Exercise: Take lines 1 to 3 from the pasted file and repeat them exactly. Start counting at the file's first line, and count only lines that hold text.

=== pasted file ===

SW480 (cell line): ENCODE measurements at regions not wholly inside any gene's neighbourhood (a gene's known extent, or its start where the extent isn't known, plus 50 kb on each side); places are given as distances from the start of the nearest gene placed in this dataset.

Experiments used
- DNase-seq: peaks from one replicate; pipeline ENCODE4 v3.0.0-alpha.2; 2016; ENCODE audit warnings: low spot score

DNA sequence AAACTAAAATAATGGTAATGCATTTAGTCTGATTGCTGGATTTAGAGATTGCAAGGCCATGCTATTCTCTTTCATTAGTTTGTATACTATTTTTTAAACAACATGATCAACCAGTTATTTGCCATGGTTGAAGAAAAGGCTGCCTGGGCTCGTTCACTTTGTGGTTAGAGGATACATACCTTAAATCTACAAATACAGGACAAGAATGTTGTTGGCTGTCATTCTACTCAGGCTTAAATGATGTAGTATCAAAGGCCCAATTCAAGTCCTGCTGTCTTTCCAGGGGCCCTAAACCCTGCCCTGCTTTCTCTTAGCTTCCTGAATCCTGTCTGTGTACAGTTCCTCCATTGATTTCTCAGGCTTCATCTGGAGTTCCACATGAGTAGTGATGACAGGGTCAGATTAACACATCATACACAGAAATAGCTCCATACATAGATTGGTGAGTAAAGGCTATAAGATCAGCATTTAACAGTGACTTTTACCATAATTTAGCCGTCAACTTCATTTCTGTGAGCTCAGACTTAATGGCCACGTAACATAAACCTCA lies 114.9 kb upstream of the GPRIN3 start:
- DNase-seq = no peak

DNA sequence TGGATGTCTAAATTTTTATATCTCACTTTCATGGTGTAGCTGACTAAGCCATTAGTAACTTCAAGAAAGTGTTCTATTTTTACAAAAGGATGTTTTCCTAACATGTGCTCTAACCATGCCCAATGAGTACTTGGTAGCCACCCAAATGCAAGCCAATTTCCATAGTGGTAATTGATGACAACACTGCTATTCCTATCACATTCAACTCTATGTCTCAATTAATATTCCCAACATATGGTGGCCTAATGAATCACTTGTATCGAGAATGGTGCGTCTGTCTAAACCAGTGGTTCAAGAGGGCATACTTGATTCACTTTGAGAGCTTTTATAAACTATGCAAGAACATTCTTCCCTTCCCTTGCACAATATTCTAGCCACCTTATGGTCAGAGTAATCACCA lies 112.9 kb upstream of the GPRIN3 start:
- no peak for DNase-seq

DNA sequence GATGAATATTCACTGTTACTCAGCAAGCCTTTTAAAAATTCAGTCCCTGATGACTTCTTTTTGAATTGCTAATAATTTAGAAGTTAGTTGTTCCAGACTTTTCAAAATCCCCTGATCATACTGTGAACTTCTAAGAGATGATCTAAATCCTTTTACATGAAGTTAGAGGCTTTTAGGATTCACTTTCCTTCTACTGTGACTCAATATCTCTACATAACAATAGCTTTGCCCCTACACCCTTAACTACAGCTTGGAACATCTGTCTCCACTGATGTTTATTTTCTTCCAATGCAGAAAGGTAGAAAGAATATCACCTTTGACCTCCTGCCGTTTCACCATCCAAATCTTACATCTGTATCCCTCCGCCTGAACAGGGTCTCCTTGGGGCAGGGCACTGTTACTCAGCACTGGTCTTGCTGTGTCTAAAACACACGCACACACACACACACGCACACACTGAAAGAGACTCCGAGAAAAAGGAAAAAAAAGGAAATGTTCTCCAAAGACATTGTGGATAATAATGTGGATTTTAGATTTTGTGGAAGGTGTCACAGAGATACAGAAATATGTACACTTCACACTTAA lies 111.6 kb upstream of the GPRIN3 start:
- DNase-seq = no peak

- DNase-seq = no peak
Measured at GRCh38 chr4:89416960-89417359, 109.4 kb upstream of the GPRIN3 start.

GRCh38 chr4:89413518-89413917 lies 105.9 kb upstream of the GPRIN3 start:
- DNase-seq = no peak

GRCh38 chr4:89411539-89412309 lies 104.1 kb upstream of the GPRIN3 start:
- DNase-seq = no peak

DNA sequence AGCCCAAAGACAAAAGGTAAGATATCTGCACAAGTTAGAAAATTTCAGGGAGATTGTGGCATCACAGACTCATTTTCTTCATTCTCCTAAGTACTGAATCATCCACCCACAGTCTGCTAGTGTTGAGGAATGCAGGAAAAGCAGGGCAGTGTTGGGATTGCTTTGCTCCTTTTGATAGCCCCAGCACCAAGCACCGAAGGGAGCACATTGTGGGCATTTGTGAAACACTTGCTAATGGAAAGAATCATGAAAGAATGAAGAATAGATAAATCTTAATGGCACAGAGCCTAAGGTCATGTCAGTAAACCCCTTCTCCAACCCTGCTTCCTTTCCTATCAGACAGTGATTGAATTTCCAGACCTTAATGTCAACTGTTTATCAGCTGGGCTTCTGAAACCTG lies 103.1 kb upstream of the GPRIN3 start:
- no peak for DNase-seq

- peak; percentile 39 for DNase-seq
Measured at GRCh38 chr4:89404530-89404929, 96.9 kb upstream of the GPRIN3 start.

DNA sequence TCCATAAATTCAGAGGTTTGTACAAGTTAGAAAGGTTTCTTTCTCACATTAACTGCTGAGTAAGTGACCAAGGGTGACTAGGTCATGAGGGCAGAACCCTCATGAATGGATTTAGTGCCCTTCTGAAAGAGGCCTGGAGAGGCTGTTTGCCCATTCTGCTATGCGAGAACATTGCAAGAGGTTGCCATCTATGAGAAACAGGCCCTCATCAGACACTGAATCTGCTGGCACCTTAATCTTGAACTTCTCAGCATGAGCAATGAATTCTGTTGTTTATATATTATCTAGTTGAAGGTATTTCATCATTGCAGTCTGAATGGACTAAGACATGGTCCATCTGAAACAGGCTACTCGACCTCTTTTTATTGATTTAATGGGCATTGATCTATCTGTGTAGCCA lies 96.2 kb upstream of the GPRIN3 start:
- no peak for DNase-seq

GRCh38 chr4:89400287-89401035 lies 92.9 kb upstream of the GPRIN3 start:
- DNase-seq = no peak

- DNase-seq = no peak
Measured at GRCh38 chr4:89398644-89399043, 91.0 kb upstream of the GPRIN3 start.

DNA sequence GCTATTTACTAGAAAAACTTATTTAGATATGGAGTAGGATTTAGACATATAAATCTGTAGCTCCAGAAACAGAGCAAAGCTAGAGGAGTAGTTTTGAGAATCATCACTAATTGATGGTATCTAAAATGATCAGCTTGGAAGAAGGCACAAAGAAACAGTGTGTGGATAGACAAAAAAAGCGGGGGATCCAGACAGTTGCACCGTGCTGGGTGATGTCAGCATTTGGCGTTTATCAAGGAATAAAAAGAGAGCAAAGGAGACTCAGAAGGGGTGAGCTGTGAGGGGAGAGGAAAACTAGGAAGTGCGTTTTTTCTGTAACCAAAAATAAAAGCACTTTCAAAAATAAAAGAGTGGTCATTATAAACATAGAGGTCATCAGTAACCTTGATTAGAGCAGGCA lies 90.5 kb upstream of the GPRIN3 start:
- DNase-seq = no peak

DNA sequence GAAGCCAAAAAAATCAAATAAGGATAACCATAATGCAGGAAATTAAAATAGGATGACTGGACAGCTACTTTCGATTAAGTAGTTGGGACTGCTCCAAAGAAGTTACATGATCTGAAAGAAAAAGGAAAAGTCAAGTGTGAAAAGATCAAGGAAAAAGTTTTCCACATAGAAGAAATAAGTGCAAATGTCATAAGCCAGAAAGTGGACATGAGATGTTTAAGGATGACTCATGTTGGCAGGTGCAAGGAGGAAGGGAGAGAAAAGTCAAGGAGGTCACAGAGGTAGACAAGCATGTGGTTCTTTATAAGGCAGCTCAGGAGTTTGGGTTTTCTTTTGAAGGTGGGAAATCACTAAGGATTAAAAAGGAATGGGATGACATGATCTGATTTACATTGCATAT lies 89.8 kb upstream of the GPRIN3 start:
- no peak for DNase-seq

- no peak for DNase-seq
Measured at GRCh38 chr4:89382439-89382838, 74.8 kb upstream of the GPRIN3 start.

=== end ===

SW480 (cell line): ENCODE measurements at regions not wholly inside any gene's neighbourhood (a gene's known extent, or its start where the extent isn't known, plus 50 kb on each side); places are given as distances from the start of the nearest gene placed in this dataset.

Experiments used
- DNase-seq: peaks from one replicate; pipeline ENCODE4 v3.0.0-alpha.2; 2016; ENCODE audit warnings: low spot score